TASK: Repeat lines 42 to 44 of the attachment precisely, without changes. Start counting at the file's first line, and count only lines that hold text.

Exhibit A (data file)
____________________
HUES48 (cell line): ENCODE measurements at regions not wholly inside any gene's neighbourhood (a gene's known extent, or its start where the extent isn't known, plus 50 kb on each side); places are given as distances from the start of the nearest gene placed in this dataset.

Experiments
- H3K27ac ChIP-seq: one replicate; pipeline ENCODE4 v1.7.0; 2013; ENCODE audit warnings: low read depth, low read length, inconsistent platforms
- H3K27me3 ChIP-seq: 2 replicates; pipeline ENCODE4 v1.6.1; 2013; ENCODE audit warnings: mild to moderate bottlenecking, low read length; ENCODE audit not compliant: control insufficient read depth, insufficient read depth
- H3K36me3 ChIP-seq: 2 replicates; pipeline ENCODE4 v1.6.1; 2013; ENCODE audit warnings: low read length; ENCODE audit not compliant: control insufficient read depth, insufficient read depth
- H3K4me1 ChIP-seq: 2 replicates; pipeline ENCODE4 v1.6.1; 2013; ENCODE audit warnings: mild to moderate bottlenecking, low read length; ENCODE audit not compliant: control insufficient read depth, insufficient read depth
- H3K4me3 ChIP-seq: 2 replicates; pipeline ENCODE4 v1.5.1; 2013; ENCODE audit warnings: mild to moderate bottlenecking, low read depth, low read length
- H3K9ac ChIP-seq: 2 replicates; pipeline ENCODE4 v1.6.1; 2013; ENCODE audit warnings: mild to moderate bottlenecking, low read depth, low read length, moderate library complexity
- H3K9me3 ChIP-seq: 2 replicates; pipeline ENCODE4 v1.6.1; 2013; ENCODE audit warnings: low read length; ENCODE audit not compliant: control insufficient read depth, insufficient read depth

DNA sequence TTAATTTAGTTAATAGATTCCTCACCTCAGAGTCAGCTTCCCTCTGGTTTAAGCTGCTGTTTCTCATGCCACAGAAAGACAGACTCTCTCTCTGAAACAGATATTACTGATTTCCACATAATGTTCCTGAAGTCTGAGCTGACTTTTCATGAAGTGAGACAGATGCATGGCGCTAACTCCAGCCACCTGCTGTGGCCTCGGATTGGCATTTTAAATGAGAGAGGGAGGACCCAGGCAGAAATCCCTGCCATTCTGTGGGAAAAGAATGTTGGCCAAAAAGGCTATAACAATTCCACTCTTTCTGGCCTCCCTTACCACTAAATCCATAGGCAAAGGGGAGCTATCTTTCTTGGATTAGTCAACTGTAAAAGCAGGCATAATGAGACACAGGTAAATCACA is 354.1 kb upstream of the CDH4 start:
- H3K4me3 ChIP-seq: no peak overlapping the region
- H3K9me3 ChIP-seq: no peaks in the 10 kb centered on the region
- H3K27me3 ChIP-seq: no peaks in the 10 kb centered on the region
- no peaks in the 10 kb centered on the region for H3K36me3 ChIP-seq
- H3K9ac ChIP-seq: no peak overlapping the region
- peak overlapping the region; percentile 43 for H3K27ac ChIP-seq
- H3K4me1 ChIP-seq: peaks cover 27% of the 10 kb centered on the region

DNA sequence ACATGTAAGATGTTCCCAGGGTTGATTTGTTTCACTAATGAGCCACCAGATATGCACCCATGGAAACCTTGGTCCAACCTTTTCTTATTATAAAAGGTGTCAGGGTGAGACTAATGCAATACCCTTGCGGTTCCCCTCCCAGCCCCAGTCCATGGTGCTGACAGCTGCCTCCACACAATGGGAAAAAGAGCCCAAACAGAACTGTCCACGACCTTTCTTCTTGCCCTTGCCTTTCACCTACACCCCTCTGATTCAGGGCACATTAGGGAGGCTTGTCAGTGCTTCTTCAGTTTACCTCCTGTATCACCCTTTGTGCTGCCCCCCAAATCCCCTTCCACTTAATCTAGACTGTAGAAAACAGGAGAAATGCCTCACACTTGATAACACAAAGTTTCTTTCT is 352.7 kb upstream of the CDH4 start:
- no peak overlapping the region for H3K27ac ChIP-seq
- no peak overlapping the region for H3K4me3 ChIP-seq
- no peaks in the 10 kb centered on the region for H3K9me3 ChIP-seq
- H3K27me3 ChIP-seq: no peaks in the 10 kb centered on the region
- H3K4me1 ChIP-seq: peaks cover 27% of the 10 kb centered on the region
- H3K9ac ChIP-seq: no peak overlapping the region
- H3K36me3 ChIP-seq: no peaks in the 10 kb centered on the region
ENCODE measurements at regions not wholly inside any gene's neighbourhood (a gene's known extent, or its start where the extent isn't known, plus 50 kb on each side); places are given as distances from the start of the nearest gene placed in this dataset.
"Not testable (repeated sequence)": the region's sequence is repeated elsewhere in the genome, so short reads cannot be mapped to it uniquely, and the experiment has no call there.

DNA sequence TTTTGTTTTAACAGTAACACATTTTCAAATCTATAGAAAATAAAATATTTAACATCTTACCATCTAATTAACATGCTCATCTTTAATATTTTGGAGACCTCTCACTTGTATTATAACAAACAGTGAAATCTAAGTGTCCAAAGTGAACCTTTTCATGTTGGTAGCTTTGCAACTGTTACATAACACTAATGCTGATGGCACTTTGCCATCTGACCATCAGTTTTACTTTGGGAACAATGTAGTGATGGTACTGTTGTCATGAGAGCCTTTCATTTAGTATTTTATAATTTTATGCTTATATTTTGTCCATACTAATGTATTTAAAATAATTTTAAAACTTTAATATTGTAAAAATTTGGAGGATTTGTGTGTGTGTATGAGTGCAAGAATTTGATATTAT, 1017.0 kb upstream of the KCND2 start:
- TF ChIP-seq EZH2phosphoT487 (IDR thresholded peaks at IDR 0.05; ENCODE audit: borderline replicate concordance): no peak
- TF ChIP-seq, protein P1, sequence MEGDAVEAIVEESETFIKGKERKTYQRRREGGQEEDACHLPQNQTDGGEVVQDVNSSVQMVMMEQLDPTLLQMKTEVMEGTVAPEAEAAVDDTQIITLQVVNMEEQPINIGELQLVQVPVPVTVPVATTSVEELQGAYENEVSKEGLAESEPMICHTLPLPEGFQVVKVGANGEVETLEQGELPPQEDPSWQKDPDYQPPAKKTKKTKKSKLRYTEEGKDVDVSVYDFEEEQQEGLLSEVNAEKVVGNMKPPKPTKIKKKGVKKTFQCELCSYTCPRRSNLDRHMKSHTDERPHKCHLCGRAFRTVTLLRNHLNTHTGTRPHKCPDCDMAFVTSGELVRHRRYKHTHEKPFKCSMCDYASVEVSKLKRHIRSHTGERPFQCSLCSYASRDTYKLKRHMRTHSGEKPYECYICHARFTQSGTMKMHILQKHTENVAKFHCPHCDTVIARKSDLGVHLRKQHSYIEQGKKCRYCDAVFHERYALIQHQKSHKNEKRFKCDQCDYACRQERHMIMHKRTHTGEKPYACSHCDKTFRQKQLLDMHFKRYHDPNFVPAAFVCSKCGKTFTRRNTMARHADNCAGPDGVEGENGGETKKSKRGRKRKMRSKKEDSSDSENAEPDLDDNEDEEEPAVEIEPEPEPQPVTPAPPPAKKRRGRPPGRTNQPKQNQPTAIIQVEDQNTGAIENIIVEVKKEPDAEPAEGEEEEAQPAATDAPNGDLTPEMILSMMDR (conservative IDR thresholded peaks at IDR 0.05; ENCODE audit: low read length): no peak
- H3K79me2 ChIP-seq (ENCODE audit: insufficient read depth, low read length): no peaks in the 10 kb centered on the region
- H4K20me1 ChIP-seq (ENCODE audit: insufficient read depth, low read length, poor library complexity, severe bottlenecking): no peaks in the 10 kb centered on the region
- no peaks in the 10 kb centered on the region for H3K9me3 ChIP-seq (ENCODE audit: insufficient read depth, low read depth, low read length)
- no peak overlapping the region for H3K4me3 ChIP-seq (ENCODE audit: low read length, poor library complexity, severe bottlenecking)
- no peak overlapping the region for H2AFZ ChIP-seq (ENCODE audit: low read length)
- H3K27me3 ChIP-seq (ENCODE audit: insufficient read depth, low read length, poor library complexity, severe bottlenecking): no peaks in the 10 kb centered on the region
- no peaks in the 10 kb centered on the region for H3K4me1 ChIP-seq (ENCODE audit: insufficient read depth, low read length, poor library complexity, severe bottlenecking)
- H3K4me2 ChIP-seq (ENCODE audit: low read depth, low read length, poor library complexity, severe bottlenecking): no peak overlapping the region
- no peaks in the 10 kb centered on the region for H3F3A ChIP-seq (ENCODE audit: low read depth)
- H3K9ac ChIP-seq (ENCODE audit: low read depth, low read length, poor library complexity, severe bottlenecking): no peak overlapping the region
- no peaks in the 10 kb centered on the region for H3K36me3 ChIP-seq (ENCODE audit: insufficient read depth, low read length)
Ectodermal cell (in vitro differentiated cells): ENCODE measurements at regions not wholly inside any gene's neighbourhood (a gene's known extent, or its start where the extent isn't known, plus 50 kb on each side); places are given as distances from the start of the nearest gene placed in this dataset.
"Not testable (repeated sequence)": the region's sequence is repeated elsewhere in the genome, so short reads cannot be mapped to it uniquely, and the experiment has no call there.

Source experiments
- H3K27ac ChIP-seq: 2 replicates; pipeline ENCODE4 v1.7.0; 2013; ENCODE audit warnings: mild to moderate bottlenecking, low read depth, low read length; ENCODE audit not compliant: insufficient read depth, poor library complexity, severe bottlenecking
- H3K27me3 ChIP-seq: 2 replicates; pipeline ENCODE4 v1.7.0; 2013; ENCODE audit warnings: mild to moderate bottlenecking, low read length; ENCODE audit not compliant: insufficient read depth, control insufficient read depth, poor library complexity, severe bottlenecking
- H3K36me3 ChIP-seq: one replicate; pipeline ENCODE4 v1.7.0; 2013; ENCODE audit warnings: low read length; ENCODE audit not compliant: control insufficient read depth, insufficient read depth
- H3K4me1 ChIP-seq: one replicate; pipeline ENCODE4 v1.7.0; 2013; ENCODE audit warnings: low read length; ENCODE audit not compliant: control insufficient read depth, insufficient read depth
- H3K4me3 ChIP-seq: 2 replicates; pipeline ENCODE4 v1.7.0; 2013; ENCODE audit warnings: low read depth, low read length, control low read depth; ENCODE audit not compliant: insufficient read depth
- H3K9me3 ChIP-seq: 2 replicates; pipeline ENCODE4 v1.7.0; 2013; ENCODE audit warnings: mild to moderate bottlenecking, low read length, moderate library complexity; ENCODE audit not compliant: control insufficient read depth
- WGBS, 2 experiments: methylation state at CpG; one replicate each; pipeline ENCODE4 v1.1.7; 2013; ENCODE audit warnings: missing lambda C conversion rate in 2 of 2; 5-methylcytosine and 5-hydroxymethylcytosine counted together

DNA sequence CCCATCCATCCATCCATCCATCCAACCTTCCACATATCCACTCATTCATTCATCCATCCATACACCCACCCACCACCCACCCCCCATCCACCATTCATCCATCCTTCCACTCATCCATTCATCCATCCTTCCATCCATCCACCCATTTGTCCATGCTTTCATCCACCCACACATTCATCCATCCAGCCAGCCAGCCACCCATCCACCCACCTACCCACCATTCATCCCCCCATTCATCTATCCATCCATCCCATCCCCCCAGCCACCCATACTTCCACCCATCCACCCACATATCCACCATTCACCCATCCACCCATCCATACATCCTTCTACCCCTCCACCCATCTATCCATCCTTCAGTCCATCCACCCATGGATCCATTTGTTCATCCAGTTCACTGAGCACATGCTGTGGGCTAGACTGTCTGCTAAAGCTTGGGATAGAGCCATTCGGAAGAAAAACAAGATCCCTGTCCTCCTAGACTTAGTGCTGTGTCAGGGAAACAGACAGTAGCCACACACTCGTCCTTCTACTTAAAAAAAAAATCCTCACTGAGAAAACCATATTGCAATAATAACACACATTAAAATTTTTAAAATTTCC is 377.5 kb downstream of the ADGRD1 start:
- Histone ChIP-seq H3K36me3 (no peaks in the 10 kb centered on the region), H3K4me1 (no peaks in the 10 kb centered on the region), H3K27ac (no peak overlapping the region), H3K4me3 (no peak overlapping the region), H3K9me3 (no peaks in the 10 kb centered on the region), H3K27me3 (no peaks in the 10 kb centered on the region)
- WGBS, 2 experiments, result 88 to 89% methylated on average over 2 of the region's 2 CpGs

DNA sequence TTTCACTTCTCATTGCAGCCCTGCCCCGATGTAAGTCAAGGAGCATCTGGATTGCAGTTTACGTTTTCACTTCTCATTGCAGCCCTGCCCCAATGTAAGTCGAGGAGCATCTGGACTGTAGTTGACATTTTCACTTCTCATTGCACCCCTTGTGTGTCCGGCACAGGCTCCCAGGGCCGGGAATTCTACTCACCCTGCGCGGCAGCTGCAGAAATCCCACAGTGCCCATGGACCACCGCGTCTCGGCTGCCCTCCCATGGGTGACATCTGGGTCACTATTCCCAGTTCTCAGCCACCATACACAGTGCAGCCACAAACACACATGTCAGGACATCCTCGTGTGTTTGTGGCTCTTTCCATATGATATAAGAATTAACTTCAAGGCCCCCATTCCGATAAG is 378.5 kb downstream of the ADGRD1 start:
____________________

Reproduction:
Ectodermal cell (in vitro differentiated cells): ENCODE measurements at regions not wholly inside any gene's neighbourhood (a gene's known extent, or its start where the extent isn't known, plus 50 kb on each side); places are given as distances from the start of the nearest gene placed in this dataset.
"Not testable (repeated sequence)": the region's sequence is repeated elsewhere in the genome, so short reads cannot be mapped to it uniquely, and the experiment has no call there.

Source experiments